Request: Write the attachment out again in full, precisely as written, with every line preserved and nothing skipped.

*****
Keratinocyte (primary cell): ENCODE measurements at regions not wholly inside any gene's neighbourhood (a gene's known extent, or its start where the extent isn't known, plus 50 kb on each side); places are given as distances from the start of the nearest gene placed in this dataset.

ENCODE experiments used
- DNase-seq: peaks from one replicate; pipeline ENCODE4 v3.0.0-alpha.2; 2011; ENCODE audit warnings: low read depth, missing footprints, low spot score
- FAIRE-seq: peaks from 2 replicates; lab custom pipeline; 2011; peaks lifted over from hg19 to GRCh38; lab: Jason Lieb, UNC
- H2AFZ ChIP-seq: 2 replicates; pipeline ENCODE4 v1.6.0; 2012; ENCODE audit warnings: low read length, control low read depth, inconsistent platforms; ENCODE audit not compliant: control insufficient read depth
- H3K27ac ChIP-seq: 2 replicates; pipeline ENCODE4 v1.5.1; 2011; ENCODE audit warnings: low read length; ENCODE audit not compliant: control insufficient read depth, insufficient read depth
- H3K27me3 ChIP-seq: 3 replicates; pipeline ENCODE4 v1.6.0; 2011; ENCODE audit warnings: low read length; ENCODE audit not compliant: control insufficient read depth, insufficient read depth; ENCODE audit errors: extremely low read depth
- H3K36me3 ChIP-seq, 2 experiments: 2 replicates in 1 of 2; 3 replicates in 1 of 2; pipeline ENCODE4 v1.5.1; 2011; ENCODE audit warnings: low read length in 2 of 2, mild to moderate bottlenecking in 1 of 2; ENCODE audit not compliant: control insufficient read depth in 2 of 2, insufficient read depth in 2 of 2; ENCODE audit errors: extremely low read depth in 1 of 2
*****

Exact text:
Keratinocyte (primary cell): ENCODE measurements at regions not wholly inside any gene's neighbourhood (a gene's known extent, or its start where the extent isn't known, plus 50 kb on each side); places are given as distances from the start of the nearest gene placed in this dataset.

ENCODE experiments used
- DNase-seq: peaks from one replicate; pipeline ENCODE4 v3.0.0-alpha.2; 2011; ENCODE audit warnings: low read depth, missing footprints, low spot score
- FAIRE-seq: peaks from 2 replicates; lab custom pipeline; 2011; peaks lifted over from hg19 to GRCh38; lab: Jason Lieb, UNC
- H2AFZ ChIP-seq: 2 replicates; pipeline ENCODE4 v1.6.0; 2012; ENCODE audit warnings: low read length, control low read depth, inconsistent platforms; ENCODE audit not compliant: control insufficient read depth
- H3K27ac ChIP-seq: 2 replicates; pipeline ENCODE4 v1.5.1; 2011; ENCODE audit warnings: low read length; ENCODE audit not compliant: control insufficient read depth, insufficient read depth
- H3K27me3 ChIP-seq: 3 replicates; pipeline ENCODE4 v1.6.0; 2011; ENCODE audit warnings: low read length; ENCODE audit not compliant: control insufficient read depth, insufficient read depth; ENCODE audit errors: extremely low read depth
- H3K36me3 ChIP-seq, 2 experiments: 2 replicates in 1 of 2; 3 replicates in 1 of 2; pipeline ENCODE4 v1.5.1; 2011; ENCODE audit warnings: low read length in 2 of 2, mild to moderate bottlenecking in 1 of 2; ENCODE audit not compliant: control insufficient read depth in 2 of 2, insufficient read depth in 2 of 2; ENCODE audit errors: extremely low read depth in 1 of 2